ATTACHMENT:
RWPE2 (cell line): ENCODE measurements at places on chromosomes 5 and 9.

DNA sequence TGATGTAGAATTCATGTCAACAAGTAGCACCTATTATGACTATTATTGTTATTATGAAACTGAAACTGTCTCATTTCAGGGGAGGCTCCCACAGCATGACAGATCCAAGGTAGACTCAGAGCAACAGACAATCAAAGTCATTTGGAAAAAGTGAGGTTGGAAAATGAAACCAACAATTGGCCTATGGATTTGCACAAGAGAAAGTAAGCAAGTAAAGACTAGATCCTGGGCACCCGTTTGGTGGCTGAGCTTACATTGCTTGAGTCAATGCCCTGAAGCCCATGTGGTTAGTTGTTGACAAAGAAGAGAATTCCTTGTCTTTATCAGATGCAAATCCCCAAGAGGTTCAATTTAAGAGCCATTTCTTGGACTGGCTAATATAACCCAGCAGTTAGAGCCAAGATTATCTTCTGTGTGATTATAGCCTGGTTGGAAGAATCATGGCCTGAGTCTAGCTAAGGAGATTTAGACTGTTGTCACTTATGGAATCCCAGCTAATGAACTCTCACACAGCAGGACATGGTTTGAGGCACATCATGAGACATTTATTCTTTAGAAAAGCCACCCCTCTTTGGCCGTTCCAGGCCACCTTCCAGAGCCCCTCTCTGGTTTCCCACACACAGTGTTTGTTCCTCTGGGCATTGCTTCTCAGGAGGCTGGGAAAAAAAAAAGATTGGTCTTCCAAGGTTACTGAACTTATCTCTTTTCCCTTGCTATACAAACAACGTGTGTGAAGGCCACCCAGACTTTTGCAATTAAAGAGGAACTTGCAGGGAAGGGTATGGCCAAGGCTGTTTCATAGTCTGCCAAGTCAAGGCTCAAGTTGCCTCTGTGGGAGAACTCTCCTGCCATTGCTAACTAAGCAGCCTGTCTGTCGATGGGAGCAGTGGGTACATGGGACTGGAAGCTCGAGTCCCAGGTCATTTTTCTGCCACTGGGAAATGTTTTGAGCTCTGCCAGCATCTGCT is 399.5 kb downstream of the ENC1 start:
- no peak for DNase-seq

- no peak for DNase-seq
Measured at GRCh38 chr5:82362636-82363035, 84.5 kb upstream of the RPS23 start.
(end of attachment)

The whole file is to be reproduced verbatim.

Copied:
RWPE2 (cell line): ENCODE measurements at places on chromosomes 5 and 9.

DNA sequence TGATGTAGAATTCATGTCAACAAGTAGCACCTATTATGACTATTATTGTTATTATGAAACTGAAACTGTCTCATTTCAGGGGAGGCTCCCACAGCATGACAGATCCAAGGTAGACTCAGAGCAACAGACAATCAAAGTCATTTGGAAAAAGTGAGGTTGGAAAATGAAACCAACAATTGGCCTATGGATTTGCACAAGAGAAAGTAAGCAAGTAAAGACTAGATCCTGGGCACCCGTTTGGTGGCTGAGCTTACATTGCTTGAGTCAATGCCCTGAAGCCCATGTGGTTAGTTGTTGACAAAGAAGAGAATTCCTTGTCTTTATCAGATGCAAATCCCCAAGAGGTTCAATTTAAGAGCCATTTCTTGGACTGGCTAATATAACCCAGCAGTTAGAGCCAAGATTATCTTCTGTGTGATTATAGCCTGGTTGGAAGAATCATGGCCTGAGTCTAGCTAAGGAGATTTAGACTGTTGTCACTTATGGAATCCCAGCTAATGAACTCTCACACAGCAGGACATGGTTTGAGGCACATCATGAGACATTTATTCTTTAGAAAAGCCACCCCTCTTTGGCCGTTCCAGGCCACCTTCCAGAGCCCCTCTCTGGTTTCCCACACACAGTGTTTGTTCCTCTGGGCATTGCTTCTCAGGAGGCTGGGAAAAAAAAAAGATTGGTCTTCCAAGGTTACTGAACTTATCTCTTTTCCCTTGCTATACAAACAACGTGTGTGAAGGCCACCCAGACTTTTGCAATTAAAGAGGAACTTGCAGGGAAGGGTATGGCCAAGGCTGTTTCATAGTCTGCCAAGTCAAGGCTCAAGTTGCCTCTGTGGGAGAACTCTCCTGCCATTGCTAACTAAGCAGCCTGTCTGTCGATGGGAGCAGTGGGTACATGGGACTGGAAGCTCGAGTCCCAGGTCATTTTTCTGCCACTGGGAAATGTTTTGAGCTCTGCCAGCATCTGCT is 399.5 kb downstream of the ENC1 start:
- no peak for DNase-seq

- no peak for DNase-seq
Measured at GRCh38 chr5:82362636-82363035, 84.5 kb upstream of the RPS23 start.